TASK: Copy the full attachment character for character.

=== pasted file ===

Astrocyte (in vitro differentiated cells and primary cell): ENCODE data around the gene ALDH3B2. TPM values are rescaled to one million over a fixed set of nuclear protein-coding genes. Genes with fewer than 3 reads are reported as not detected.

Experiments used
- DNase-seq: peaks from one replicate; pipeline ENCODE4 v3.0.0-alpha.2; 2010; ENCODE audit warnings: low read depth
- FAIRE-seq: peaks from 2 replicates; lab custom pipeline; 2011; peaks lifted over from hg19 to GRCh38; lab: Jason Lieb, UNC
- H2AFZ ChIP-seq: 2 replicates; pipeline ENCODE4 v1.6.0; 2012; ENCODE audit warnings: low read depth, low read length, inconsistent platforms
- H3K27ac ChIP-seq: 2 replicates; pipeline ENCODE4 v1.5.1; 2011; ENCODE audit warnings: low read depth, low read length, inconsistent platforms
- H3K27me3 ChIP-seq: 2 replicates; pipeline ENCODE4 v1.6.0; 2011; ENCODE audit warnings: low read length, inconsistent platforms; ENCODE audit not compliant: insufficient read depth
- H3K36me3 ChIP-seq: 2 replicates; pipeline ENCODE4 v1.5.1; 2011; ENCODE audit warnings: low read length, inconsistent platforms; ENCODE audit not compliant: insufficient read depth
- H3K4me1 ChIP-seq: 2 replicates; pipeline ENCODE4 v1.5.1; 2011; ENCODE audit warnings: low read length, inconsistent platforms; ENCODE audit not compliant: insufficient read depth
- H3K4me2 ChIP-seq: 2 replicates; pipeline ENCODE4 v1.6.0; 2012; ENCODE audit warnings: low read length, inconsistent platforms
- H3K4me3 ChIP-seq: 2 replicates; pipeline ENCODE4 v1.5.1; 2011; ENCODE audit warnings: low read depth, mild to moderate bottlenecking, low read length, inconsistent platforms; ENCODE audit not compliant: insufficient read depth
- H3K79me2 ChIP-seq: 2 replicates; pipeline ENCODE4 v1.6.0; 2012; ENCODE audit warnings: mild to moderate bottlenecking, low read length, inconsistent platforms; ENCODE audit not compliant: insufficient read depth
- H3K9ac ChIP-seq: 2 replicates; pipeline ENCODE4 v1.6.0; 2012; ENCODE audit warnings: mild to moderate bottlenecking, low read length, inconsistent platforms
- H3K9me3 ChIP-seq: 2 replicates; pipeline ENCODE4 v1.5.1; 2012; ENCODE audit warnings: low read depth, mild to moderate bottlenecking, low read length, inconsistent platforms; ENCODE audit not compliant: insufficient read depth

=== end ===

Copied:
Astrocyte (in vitro differentiated cells and primary cell): ENCODE data around the gene ALDH3B2. TPM values are rescaled to one million over a fixed set of nuclear protein-coding genes. Genes with fewer than 3 reads are reported as not detected.

Experiments used
- DNase-seq: peaks from one replicate; pipeline ENCODE4 v3.0.0-alpha.2; 2010; ENCODE audit warnings: low read depth
- FAIRE-seq: peaks from 2 replicates; lab custom pipeline; 2011; peaks lifted over from hg19 to GRCh38; lab: Jason Lieb, UNC
- H2AFZ ChIP-seq: 2 replicates; pipeline ENCODE4 v1.6.0; 2012; ENCODE audit warnings: low read depth, low read length, inconsistent platforms
- H3K27ac ChIP-seq: 2 replicates; pipeline ENCODE4 v1.5.1; 2011; ENCODE audit warnings: low read depth, low read length, inconsistent platforms
- H3K27me3 ChIP-seq: 2 replicates; pipeline ENCODE4 v1.6.0; 2011; ENCODE audit warnings: low read length, inconsistent platforms; ENCODE audit not compliant: insufficient read depth
- H3K36me3 ChIP-seq: 2 replicates; pipeline ENCODE4 v1.5.1; 2011; ENCODE audit warnings: low read length, inconsistent platforms; ENCODE audit not compliant: insufficient read depth
- H3K4me1 ChIP-seq: 2 replicates; pipeline ENCODE4 v1.5.1; 2011; ENCODE audit warnings: low read length, inconsistent platforms; ENCODE audit not compliant: insufficient read depth
- H3K4me2 ChIP-seq: 2 replicates; pipeline ENCODE4 v1.6.0; 2012; ENCODE audit warnings: low read length, inconsistent platforms
- H3K4me3 ChIP-seq: 2 replicates; pipeline ENCODE4 v1.5.1; 2011; ENCODE audit warnings: low read depth, mild to moderate bottlenecking, low read length, inconsistent platforms; ENCODE audit not compliant: insufficient read depth
- H3K79me2 ChIP-seq: 2 replicates; pipeline ENCODE4 v1.6.0; 2012; ENCODE audit warnings: mild to moderate bottlenecking, low read length, inconsistent platforms; ENCODE audit not compliant: insufficient read depth
- H3K9ac ChIP-seq: 2 replicates; pipeline ENCODE4 v1.6.0; 2012; ENCODE audit warnings: mild to moderate bottlenecking, low read length, inconsistent platforms
- H3K9me3 ChIP-seq: 2 replicates; pipeline ENCODE4 v1.5.1; 2012; ENCODE audit warnings: low read depth, mild to moderate bottlenecking, low read length, inconsistent platforms; ENCODE audit not compliant: insufficient read depth